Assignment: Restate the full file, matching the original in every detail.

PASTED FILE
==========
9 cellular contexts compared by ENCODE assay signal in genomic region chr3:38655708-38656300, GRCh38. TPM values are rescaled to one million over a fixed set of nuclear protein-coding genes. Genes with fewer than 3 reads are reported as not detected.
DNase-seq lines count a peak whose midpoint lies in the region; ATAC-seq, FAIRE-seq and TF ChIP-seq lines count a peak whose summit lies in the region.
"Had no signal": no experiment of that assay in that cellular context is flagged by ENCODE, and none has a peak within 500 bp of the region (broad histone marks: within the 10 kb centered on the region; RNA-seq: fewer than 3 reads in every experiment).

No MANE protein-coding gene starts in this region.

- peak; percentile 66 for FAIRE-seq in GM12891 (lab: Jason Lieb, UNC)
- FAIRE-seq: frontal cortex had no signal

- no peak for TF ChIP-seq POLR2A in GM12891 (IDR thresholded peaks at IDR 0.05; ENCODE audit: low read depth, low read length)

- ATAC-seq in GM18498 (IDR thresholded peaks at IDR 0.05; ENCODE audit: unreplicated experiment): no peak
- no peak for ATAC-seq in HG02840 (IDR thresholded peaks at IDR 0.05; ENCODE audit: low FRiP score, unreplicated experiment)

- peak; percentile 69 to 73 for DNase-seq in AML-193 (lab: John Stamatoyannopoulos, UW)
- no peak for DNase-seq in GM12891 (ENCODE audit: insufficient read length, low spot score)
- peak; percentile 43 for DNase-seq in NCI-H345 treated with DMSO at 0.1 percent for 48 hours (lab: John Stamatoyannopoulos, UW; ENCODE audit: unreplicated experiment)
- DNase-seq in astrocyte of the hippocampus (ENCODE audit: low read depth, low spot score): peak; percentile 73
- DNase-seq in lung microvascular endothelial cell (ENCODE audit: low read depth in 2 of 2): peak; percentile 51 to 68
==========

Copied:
9 cellular contexts compared by ENCODE assay signal in genomic region chr3:38655708-38656300, GRCh38. TPM values are rescaled to one million over a fixed set of nuclear protein-coding genes. Genes with fewer than 3 reads are reported as not detected.
DNase-seq lines count a peak whose midpoint lies in the region; ATAC-seq, FAIRE-seq and TF ChIP-seq lines count a peak whose summit lies in the region.
"Had no signal": no experiment of that assay in that cellular context is flagged by ENCODE, and none has a peak within 500 bp of the region (broad histone marks: within the 10 kb centered on the region; RNA-seq: fewer than 3 reads in every experiment).

No MANE protein-coding gene starts in this region.

- peak; percentile 66 for FAIRE-seq in GM12891 (lab: Jason Lieb, UNC)
- FAIRE-seq: frontal cortex had no signal

- no peak for TF ChIP-seq POLR2A in GM12891 (IDR thresholded peaks at IDR 0.05; ENCODE audit: low read depth, low read length)

- ATAC-seq in GM18498 (IDR thresholded peaks at IDR 0.05; ENCODE audit: unreplicated experiment): no peak
- no peak for ATAC-seq in HG02840 (IDR thresholded peaks at IDR 0.05; ENCODE audit: low FRiP score, unreplicated experiment)

- peak; percentile 69 to 73 for DNase-seq in AML-193 (lab: John Stamatoyannopoulos, UW)
- no peak for DNase-seq in GM12891 (ENCODE audit: insufficient read length, low spot score)
- peak; percentile 43 for DNase-seq in NCI-H345 treated with DMSO at 0.1 percent for 48 hours (lab: John Stamatoyannopoulos, UW; ENCODE audit: unreplicated experiment)
- DNase-seq in astrocyte of the hippocampus (ENCODE audit: low read depth, low spot score): peak; percentile 73
- DNase-seq in lung microvascular endothelial cell (ENCODE audit: low read depth in 2 of 2): peak; percentile 51 to 68